It was a lot of fun, and even though setting up the class was stressful at the last minute, and finding the place was another adventure, it was all totally worth it.

Now I have this precious experience to share with you!

Have you taken cooking classes on vacation? How did it give you a different view of the location and the region’s people? Did it help you connect the region’s past with its, and your, present?

It’s magic!

Let us hear about it in the comments…

The 411 on the TLT Cooking School

I’m happy to hear of the interest in the armchair-travel style cooking courses (and thankful to all the friends spreading the word! :-), so I thought I would provide a few more details about what the night will include.

Pub Short Ribs, an American view

  • Three-course (minimum) meal consisting of traditional researched regional food, adapted from authentic recipes
  • Quality organic, seasonal, and local produce and other ingredients, as much as possible

Ah, the simple joys of hosting!
  • Being hosted in my home, an apartment in the Logan Circle neighborhood
  • Explanation of cooking techniques involved in the preparation of the meal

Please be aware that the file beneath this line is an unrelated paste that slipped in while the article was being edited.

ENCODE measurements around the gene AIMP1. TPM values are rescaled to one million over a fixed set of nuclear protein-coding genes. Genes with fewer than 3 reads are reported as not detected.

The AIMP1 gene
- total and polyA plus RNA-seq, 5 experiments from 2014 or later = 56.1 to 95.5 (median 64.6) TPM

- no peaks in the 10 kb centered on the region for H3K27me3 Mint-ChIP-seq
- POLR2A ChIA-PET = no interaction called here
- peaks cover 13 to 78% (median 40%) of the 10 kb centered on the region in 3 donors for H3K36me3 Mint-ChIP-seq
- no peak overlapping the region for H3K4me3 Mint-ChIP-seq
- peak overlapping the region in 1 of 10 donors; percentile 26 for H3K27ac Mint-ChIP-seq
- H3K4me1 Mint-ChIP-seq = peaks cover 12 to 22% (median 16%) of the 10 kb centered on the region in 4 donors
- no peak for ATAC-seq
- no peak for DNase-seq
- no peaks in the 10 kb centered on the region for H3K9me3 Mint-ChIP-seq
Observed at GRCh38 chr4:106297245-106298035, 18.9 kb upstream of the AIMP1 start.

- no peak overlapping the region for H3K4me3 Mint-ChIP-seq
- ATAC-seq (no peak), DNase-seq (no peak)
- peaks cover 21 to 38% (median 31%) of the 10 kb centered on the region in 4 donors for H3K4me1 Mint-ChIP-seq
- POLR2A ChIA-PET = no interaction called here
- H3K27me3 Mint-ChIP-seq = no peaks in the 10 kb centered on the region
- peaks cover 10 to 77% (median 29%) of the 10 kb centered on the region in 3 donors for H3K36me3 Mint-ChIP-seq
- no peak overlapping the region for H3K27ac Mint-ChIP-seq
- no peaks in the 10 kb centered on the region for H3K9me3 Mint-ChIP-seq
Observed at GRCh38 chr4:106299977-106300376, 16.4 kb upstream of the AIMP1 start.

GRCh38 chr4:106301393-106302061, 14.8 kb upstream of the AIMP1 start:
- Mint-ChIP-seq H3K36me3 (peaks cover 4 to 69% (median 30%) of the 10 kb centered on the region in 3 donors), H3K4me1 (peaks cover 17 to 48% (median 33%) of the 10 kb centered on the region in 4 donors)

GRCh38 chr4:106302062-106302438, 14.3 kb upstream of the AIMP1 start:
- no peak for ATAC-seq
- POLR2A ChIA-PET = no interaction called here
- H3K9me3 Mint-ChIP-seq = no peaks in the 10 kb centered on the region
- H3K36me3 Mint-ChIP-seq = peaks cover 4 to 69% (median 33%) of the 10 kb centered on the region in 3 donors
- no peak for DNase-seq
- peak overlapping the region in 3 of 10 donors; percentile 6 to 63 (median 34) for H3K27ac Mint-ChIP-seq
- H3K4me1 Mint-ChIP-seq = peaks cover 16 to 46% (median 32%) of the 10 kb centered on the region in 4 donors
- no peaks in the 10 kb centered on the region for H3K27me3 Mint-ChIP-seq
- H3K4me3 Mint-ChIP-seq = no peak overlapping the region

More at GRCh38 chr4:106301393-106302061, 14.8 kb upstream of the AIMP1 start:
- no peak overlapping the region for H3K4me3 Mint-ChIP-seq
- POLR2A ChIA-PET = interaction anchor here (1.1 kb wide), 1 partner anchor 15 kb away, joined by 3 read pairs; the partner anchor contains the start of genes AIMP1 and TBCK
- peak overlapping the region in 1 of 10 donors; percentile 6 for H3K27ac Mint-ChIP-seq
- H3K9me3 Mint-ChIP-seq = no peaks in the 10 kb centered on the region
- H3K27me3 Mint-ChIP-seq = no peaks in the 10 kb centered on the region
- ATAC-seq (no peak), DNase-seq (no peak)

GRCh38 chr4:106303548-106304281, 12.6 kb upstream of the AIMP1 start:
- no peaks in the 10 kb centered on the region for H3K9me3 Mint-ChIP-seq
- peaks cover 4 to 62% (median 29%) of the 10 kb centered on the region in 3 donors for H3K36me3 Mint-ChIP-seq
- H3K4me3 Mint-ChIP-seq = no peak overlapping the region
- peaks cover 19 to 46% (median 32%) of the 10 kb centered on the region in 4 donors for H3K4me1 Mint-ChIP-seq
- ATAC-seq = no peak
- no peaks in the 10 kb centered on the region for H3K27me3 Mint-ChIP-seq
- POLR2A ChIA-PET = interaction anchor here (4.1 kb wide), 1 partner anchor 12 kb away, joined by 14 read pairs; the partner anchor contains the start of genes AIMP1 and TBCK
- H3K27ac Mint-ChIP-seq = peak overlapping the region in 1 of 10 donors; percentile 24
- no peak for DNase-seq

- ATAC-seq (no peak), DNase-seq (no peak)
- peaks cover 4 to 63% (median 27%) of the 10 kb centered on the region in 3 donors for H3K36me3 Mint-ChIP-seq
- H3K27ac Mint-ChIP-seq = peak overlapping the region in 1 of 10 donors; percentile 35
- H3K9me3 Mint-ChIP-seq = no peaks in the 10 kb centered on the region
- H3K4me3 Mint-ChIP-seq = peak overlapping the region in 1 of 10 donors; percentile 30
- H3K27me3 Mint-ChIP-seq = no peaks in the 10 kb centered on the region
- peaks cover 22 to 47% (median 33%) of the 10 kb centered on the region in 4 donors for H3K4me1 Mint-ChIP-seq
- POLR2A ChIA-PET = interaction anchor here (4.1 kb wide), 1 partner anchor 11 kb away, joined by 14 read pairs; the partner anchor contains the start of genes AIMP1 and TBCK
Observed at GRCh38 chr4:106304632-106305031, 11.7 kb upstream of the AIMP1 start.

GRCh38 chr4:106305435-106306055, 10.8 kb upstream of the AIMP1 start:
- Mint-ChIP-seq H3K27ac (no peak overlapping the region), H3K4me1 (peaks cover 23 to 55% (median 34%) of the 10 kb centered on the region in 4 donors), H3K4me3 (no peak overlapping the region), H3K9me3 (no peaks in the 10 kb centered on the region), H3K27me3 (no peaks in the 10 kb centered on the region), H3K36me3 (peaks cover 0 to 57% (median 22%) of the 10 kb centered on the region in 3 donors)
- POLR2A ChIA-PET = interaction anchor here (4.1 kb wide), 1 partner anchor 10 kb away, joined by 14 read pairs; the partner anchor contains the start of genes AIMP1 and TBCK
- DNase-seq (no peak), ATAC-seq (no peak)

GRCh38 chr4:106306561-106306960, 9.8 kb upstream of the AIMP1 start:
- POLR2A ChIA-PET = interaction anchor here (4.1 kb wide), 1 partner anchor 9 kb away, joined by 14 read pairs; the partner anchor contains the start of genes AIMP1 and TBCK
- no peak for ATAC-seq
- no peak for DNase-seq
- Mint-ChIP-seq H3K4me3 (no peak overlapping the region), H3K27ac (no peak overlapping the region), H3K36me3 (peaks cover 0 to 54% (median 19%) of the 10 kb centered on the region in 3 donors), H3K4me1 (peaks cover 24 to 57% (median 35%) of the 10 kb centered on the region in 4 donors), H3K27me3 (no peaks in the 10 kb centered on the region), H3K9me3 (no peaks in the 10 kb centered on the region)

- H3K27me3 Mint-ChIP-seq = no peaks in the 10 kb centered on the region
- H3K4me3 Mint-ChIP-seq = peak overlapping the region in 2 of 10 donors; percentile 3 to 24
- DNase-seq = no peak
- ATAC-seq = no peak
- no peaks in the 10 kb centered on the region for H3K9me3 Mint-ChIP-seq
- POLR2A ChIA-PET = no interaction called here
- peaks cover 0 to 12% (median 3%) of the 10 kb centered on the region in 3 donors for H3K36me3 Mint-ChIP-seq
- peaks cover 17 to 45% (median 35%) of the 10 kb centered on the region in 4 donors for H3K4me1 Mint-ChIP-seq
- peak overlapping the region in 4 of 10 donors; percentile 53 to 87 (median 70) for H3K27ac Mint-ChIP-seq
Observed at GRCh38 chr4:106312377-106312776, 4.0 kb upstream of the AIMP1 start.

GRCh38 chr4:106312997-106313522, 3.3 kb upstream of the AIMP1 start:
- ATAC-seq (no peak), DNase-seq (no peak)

• Tidbits of historical and cultural interest about the food, the region, and the culture
Another theme to look forward to…


I’m really looking forward to diving into the next research project, which will involve a certain boot-shaped mass of land… I will say no more!
…except to say that having just returned from a week in Napoli and Sicily, they will be influential resources!

If you’re interested and live in the DC area, please feel free to drop me a line at margaret [at] taste-life-twice [dot] com and I’ll be happy to accommodate you!

If you’re interested but living outside the DC Metro area, tell those you know about the idea!

Also, I take suggestions, and would love to chat about food and/or travel, so don’t hold back in the comments.
Ciao for now~!